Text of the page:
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US Navy VCS-7 pilot Lieutenant Robert F. Doyle, USNR, shakes hands with his wingman, Ensign John F. Mudge, USNR.They had just returned from a successful mission over German lines.U S Navy Photo.
US Navy VCS-7 ground crew working on an RAF Spitfire at Lee-on-Solent.U S Navy Photo.

When the US Navy was planning for the Normandy invasion, it became obvious that the Curtiss SOC and Vought OS2U planes normally used to spot for naval bombardment would be sitting ducks for the high performance German fighters. The decision was made to give the spotters a high performance fighter and thus even the odds a little

Seventeen VCS and VO(Battleship Observation) Pilots from the USS Quincy,USS Tuscaloosa(CA37,Augusta(CA31),Nevada(BB36),Arkansas(BB33) and Texas(BB35) therefore converted to Spitfire Mk.Vs borrowed from the RAF, (and given the US Navy paper designation of FS-1) and training was done with 67th TRG USAAF at Middle Wallop which was operating Spitfires for recconaissance.

The unit was initially commanded by Lt.Robert W Calland(Senior pilot on the USS Nevada) .He was succeeded by Lt.Cdr William Denton Jr on the 28th May 1944.

As the RAF and Fleet Air Arm were using two Spitfire squadrons(Nos.26 & 63) and four Seafire squadrons(Nos.808,885,886 & 897) for that task, and British and American spotting aircraft would be under the same command ( 3rd Naval Fighter Wing of the FAA commanded by Lt Cdr "Buster" Hallett RN) it made good sense to standardize on one aircraft type as much as possible for all units involved. Aircraft at Lee-on-Solent were "pooled" so pilots would have flown both Spitfires and Seafires.There was also an additional Squadron of RCAF Mustangs(414SQ) involved but the USN pilots did not use these aircraft.The Mustangs returned to their Odiham base by noon on D-Day and moved on to other duties.(Thanks to Ron Jones and the Gosport Aviation Society for additional information).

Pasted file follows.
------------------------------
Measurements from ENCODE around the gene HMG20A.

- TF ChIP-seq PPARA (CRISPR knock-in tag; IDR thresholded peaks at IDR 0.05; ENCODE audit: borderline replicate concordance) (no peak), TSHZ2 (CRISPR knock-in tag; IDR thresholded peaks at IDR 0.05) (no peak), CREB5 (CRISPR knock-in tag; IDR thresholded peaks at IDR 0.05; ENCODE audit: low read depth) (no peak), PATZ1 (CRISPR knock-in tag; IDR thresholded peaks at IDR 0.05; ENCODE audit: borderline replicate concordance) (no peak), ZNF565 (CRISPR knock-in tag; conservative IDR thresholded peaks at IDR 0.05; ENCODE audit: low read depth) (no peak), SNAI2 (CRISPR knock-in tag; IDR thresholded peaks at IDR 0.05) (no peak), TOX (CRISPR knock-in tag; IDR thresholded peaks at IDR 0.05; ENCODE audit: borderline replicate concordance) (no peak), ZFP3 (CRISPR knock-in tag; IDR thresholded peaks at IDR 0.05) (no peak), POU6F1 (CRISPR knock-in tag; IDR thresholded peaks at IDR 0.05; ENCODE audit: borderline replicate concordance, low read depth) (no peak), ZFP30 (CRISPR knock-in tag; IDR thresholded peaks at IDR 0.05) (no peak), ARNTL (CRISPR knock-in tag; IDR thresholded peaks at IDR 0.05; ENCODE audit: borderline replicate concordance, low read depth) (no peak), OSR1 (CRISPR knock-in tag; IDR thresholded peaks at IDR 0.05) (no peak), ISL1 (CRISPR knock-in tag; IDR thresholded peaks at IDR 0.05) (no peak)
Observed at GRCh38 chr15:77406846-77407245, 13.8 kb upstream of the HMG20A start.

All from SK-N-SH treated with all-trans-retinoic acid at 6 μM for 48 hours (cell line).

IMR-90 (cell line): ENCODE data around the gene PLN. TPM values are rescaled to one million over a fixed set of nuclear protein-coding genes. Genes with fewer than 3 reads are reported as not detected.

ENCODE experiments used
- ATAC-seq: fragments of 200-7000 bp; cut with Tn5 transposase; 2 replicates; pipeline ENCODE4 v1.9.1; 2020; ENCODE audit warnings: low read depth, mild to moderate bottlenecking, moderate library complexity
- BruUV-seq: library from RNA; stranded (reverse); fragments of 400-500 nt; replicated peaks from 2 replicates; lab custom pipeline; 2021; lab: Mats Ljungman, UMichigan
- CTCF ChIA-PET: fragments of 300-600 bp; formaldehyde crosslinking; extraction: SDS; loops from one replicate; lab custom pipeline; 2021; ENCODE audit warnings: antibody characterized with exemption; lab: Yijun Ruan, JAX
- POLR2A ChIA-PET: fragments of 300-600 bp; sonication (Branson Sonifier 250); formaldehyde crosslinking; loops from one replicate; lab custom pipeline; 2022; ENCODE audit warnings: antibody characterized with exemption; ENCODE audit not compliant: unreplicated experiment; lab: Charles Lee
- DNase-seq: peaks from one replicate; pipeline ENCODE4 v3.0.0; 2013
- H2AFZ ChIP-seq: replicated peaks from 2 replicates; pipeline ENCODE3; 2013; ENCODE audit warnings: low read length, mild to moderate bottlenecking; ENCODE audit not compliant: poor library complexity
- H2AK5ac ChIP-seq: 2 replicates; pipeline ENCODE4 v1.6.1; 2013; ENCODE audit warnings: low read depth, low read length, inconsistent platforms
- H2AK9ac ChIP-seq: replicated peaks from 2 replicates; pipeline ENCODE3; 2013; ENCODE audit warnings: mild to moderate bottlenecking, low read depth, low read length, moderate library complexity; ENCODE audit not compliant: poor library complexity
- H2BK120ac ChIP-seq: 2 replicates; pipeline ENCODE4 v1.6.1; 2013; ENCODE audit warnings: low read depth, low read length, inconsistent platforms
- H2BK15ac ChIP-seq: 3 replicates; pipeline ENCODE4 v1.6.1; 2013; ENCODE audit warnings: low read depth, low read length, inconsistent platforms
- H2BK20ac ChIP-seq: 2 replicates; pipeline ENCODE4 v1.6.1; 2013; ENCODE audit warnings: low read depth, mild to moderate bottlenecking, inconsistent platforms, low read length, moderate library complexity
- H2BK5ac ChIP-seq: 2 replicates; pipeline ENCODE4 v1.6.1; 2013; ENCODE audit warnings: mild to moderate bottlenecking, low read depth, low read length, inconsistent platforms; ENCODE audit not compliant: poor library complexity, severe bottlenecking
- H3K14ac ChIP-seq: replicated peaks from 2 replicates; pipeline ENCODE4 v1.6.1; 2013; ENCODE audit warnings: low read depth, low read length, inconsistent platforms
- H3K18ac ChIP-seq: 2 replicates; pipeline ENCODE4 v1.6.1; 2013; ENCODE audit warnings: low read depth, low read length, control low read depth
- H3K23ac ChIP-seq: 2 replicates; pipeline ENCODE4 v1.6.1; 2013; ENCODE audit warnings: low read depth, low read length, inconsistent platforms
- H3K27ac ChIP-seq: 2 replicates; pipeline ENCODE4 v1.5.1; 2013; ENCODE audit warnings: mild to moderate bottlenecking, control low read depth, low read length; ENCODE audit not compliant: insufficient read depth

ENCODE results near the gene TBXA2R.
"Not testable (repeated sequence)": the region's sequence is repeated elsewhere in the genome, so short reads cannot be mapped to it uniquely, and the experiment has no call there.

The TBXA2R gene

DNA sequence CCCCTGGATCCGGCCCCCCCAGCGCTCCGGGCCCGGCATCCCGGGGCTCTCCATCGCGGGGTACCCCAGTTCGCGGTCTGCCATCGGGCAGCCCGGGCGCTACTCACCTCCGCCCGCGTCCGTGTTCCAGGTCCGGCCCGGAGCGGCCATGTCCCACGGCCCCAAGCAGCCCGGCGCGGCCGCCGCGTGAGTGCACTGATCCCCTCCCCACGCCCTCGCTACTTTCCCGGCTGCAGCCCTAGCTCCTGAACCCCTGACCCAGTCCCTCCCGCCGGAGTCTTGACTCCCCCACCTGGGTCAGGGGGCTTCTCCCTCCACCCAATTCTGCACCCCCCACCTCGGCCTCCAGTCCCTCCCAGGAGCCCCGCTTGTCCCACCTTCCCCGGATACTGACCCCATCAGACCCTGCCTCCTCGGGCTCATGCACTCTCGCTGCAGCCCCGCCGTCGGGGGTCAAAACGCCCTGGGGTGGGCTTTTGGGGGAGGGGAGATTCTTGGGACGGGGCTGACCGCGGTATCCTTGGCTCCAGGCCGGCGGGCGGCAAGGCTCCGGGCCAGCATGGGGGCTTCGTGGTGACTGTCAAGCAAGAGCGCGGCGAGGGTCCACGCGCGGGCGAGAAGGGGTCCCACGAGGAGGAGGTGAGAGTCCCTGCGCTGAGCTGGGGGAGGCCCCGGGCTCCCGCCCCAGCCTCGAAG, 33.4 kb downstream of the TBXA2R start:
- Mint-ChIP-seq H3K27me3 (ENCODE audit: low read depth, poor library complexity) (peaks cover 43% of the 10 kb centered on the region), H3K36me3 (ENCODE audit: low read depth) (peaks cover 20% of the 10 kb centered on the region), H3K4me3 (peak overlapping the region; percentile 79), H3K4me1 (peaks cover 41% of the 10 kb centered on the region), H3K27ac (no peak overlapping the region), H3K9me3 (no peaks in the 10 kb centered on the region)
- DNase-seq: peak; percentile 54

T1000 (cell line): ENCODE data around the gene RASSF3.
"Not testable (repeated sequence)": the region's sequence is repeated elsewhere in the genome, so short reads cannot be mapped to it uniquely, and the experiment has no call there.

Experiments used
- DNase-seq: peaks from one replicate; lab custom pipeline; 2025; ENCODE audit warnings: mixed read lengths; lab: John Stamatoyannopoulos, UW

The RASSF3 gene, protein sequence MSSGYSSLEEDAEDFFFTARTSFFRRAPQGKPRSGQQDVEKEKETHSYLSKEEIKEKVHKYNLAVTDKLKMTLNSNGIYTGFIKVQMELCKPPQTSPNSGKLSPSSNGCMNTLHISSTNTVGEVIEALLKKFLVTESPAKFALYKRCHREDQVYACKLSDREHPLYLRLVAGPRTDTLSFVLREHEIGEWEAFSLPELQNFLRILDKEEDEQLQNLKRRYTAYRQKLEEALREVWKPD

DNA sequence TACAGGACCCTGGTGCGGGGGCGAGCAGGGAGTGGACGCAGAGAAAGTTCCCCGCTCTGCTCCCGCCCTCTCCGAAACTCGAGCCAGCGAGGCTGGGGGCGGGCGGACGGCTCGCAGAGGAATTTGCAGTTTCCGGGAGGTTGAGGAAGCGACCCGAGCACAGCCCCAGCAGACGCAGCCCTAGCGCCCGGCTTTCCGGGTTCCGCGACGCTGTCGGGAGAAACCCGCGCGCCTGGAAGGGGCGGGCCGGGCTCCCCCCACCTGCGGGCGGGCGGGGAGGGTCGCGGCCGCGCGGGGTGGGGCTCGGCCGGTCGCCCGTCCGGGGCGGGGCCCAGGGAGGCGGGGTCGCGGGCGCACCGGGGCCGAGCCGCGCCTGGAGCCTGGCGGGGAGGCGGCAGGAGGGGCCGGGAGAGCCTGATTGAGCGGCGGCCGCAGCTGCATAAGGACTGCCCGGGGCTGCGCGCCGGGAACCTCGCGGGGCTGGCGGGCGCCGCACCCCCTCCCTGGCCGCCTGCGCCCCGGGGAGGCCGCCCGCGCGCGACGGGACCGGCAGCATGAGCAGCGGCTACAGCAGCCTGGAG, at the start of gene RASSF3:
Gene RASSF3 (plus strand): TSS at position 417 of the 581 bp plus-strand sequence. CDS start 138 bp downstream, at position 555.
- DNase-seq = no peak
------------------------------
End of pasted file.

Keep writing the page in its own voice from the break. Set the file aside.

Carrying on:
From D-Day, June 6, 1944 until June 26, when the American naval bombardment was terminated, US Naval Spitfires based at Lee-on-Solent flew 209 missions in support of the Allied invasion. VCS-7 operated primarily with the Western Naval Task Force, which was mainly drawn from the US Navy

Nine aircraft were lost to all causes although there was apparently only one pilot,Lt R M Barclay, lost due to enemy action.There is some disagreement by various sources about the actual casualties. US aircraft damage losses were higher percentage wise than RAF/RN-presumably due to the USN pilots relative lack of type experience.

The Squadron flew 191 operational sorties between 6 and 25th June.The last naval bombardment (of Cherbourg) took place on the 26th June following which,the squadron was disbanded and personnel returned to their ships.

A Curtiss SOC Seagull of US Navy VCS-7 at Lee-on-Solent circa June 1944.The Squadron's aircraft were temporarily out of use whilst the aircrew used Spitfires in support of the D-Day landings.Another SOC and a Vought OS2U Kingfisher are parked in the background. US Navy photo.
VCS-7 pilots are briefed before flying a gunfire spotting mission over the Normandy beach heads, circa June-July 1944. Those present are (from left to right): Wing Commander Robert J. Hardiman, RAF, Commanding Allied Spotter Pilots; Ensign Robert J. Adams, USNR; Major Noel East, British Army Intelligence; Lieutenant Harris Hammersmith, Jr., USNR; and Captain John Ruscoe, Royal Artillery, Gunnery Liaison Officer.US Navy Photo.
Left:Hoisting in a SOC on the USS Tuscaloosa(Sept 1941)..Right OS2U Floatplanes on USS Quincy(August 1944). US Navy Photos.

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